Purpose: Oligorecurrent prostate cancer with exclusive nodal involvement represents a common state of disease, amenable to local therapy. New radio-labeled tracers have enriched the possibility of cancer detection and treatment. In this review, we aim to illustrate the main nuclear medicine diagnostic options and the role of radiotherapy in this setting of patients. Methods: We performed a PubMed search referring to the PRISMA guidelines to analyze the performance of PSMA- and choline-PET in detecting oligorecurrence limited to lymph nodes, and to review the main studies supporting either ablative stereotactic body radiotherapy or regional lymph node irradiation in this clinical setting. Results: PSMA-PET has shown higher efficacy in the diagnosis of nodal lesions if compared with choline-PET. More specifically, for PSA ≤ 2 ng/ml, the median detection rate of choline-PET ranges from 19.5 to 44.5%, whereas PSMA ranges from 51.5 to 74%. SBRT achieves high local control rates positively affecting progression-free survival (PFS), with androgen deprivation therapy (ADT)-free survival ranging from 25 to 44 months and with low toxicity rates (0–15%). Prophylactic nodal irradiation shows 3-year PFS rates ranging from 62 to 75%, but with a potential higher risk of toxicity. However, the chosen treatment option needs to be tailored on the single patient. Conclusions: Newer PET/CT radio-labeled tracers have increased disease detection in oligorecurrent prostate cancer patients. Growing evidence of their impact on metastasis-directed therapy encourages the use of the most advanced radiotherapy techniques in the clinical management of such patients.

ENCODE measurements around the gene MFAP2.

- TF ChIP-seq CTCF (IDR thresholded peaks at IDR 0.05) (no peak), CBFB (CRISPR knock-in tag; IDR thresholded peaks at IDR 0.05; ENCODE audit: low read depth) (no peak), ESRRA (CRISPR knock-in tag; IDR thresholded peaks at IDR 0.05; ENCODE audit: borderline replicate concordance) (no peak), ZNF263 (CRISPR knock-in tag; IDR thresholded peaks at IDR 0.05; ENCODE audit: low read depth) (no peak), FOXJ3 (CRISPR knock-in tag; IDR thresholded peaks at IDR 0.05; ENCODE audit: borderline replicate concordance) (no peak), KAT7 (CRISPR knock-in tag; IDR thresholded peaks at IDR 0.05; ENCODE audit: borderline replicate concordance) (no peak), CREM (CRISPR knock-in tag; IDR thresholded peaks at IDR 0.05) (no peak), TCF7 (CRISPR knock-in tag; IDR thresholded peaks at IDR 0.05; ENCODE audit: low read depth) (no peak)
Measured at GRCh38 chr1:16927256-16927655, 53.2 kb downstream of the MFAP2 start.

- Prostate cancer
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